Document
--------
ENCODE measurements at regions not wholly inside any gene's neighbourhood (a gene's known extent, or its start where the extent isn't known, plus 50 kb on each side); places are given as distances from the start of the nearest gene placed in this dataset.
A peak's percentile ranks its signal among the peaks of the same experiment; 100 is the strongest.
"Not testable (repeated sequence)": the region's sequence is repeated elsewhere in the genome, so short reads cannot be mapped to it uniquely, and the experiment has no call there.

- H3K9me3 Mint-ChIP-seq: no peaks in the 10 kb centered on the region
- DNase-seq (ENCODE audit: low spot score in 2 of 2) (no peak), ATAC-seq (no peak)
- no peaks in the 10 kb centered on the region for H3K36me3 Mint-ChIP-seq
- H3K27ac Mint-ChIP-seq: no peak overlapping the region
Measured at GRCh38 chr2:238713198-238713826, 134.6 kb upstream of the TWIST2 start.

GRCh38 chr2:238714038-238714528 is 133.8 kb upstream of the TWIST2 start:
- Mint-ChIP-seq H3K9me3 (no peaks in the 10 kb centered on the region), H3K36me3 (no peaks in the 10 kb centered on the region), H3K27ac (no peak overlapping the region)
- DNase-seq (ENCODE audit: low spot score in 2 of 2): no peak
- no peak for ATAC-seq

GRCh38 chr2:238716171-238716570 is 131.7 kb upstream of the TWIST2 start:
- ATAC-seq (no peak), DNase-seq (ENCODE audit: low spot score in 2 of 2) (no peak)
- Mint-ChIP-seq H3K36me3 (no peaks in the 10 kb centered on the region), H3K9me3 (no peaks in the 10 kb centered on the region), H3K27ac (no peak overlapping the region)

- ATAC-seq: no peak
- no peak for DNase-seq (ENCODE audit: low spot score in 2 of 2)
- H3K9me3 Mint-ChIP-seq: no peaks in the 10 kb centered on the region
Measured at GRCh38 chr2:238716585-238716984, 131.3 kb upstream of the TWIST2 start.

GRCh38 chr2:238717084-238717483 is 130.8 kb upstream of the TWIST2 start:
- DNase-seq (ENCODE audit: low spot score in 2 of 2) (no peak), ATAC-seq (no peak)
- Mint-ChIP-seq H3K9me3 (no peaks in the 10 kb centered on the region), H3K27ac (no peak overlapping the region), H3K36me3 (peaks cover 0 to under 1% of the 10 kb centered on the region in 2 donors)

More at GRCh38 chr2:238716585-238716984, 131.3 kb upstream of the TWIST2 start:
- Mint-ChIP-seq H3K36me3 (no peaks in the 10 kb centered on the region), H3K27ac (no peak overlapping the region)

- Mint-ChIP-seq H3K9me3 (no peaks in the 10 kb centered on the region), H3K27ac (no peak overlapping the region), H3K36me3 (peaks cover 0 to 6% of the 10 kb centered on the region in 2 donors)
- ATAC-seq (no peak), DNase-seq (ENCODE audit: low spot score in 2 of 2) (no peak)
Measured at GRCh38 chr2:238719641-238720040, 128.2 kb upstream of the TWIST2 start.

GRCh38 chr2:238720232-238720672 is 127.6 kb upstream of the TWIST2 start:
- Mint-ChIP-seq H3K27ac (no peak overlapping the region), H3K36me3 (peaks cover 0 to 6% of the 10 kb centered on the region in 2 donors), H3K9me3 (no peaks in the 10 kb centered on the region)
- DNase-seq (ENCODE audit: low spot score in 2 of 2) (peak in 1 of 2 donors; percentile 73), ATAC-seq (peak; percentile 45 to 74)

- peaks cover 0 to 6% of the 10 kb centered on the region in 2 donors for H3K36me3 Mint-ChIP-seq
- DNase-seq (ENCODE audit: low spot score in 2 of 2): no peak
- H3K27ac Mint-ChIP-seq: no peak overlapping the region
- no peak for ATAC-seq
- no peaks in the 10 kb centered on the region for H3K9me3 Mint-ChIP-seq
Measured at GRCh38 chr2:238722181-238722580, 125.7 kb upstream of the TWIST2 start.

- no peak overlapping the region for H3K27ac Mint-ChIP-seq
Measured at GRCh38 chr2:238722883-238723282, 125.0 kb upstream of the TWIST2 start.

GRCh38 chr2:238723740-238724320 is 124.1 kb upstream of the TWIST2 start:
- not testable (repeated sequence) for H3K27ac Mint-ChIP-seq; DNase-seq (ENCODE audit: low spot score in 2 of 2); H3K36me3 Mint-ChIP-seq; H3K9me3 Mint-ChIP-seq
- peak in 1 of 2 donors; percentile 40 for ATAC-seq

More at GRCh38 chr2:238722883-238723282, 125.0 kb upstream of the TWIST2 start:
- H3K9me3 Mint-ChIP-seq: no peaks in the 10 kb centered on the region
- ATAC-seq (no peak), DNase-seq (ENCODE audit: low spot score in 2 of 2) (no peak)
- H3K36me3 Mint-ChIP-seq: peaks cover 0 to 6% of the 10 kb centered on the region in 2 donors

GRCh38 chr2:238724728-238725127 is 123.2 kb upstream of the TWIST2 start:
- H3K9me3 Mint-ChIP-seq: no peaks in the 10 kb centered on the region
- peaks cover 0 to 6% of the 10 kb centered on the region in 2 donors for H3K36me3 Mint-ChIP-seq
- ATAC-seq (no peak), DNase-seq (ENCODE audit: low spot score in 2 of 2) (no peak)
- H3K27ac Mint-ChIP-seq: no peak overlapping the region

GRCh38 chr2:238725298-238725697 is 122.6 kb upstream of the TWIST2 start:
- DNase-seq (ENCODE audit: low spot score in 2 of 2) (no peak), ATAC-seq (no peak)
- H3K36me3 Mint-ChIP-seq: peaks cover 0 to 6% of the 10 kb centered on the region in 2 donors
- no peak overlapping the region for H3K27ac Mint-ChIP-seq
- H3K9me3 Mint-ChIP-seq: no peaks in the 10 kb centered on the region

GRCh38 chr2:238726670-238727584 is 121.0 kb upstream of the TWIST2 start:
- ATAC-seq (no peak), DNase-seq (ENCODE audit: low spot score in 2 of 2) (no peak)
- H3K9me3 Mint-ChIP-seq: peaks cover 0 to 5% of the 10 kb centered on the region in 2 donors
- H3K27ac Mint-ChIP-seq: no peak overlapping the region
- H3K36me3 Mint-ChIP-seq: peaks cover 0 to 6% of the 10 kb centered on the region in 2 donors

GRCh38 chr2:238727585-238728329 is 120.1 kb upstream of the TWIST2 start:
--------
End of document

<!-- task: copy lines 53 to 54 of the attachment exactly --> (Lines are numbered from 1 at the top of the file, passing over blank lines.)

- H3K36me3 Mint-ChIP-seq: peaks cover 0 to 6% of the 10 kb centered on the region in 2 donors
- no peak overlapping the region for H3K27ac Mint-ChIP-seq